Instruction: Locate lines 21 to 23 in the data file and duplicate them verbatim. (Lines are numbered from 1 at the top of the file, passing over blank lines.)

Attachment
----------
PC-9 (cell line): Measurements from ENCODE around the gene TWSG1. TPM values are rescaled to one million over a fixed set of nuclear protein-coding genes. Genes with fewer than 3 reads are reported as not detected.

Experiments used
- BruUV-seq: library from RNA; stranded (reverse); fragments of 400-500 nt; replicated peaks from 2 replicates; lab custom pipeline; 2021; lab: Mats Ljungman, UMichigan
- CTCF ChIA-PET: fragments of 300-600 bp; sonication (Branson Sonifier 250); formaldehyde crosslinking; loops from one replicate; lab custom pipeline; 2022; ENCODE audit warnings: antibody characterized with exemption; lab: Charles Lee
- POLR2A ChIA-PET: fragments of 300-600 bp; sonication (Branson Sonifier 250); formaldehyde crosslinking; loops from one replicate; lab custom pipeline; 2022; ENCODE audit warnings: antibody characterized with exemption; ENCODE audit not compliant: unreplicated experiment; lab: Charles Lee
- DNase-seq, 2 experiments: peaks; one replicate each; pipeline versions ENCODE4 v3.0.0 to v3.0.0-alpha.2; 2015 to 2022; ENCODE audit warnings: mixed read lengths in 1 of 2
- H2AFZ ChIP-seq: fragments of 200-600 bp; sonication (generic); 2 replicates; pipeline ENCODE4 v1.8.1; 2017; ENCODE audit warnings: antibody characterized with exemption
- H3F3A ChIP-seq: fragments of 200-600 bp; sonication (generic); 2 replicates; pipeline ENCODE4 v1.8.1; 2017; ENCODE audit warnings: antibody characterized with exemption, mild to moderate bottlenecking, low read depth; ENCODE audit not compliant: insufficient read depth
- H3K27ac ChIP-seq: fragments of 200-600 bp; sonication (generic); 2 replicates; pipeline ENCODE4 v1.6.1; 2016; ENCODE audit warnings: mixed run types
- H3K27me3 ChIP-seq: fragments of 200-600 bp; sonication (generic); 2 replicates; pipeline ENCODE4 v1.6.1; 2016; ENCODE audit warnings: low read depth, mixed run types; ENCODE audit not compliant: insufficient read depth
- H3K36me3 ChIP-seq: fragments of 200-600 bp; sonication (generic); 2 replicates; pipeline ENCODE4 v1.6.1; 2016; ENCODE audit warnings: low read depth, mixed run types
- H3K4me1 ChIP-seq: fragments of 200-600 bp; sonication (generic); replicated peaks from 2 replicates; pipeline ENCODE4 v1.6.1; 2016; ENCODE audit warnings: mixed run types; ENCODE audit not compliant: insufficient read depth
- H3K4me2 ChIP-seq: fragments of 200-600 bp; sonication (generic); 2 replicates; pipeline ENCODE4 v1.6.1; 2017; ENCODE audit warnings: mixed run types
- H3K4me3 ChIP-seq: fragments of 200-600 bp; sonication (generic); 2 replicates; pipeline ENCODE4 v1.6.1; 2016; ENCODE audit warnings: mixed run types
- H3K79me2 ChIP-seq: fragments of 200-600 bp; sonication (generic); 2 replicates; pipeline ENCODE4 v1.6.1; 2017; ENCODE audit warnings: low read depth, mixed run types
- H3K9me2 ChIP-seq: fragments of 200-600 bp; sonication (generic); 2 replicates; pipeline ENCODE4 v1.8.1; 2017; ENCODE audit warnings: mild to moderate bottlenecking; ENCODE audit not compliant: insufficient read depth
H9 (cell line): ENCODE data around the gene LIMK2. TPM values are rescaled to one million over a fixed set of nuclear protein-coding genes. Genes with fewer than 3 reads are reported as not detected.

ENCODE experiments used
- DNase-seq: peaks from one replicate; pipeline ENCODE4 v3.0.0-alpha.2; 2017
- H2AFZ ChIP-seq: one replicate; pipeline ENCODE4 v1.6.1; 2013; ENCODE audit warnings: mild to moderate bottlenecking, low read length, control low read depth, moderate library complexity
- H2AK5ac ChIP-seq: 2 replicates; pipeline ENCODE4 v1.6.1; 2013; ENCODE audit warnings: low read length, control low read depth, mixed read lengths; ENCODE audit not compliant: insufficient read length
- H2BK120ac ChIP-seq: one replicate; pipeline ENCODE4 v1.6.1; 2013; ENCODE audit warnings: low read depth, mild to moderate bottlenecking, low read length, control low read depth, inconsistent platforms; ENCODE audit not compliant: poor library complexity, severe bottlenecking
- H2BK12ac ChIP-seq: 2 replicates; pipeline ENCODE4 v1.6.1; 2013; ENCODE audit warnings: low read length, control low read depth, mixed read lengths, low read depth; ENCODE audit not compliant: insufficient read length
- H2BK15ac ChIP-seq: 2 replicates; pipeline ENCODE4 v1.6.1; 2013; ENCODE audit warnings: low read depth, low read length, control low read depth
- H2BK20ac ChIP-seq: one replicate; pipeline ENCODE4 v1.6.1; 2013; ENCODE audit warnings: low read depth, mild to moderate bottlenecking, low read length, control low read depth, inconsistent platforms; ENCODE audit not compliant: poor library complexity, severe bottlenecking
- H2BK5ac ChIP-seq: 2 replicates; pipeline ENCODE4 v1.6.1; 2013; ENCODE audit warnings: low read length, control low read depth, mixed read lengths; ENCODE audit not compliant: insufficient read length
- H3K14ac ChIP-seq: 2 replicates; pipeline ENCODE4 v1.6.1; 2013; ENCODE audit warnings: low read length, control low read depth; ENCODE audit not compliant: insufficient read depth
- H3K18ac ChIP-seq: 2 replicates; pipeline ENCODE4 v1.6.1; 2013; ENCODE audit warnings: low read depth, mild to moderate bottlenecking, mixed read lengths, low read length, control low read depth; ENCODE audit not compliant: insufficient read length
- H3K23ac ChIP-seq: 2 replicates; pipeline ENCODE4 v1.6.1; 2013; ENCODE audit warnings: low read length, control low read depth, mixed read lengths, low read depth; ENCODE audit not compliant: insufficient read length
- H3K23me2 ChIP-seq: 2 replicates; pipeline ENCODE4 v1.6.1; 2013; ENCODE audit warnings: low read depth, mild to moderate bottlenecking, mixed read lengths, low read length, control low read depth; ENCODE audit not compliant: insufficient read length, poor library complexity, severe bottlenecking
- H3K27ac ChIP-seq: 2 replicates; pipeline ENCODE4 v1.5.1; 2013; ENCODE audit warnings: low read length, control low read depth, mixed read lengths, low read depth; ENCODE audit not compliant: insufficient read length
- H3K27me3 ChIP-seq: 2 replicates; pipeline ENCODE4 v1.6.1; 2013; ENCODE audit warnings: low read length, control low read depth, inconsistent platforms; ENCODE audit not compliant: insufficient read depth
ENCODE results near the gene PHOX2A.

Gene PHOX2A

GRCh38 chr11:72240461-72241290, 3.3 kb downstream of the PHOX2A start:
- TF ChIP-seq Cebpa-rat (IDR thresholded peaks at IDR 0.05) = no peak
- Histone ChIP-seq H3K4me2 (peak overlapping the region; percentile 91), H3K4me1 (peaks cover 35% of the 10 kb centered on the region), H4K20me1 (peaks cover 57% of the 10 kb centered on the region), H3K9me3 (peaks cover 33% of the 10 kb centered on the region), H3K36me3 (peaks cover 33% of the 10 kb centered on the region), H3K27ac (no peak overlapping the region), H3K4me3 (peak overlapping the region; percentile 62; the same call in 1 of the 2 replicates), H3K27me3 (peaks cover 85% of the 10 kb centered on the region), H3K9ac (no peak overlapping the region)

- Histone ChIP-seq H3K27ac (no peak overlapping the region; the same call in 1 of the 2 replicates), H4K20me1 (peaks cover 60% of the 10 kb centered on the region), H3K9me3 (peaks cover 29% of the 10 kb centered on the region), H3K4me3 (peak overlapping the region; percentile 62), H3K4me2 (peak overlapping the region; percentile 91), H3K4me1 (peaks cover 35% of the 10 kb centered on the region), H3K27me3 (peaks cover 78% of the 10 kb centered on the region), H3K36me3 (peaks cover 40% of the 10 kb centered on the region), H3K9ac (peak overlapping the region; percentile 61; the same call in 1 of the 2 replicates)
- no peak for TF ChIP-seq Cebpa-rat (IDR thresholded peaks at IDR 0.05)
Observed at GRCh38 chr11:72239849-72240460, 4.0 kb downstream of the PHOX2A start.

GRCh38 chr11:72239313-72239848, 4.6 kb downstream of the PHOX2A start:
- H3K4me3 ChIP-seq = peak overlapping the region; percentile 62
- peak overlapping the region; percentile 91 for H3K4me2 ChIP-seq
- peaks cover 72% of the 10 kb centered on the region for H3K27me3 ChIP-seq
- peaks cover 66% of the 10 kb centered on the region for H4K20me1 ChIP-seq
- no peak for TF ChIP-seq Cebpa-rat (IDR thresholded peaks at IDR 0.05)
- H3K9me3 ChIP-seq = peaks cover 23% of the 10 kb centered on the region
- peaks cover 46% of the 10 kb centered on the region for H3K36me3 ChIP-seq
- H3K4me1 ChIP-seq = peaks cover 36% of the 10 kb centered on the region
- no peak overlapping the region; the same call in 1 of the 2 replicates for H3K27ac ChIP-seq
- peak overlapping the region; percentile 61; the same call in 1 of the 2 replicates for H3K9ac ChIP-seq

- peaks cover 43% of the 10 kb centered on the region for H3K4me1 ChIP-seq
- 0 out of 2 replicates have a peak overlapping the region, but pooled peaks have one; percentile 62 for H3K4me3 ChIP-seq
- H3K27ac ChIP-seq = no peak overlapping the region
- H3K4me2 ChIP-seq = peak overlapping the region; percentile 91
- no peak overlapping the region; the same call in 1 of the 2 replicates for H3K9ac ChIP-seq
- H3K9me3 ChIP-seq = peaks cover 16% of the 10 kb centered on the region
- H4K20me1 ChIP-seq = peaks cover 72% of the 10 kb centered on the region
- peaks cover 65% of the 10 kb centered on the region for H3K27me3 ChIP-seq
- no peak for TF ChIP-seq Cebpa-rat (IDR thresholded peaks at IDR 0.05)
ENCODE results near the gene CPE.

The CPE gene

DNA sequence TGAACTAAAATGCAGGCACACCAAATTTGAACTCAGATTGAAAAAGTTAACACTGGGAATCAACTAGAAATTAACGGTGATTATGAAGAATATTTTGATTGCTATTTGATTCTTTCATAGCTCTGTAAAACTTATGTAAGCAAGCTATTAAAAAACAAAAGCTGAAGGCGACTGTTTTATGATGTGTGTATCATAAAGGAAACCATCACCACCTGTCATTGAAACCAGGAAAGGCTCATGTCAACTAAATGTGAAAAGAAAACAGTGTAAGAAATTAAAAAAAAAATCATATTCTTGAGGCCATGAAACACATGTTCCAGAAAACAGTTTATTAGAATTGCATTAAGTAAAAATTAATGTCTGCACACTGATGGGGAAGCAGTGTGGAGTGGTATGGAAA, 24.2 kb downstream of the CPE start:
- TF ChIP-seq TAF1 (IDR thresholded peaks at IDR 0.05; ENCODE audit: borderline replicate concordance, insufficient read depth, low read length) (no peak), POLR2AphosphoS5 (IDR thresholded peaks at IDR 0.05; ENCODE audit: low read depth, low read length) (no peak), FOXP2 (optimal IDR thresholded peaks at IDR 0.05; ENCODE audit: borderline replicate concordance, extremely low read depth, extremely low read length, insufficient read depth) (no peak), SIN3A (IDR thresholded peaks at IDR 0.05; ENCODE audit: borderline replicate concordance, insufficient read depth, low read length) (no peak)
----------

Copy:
- H2AK5ac ChIP-seq: 2 replicates; pipeline ENCODE4 v1.6.1; 2013; ENCODE audit warnings: low read length, control low read depth, mixed read lengths; ENCODE audit not compliant: insufficient read length
- H2BK120ac ChIP-seq: one replicate; pipeline ENCODE4 v1.6.1; 2013; ENCODE audit warnings: low read depth, mild to moderate bottlenecking, low read length, control low read depth, inconsistent platforms; ENCODE audit not compliant: poor library complexity, severe bottlenecking
- H2BK12ac ChIP-seq: 2 replicates; pipeline ENCODE4 v1.6.1; 2013; ENCODE audit warnings: low read length, control low read depth, mixed read lengths, low read depth; ENCODE audit not compliant: insufficient read length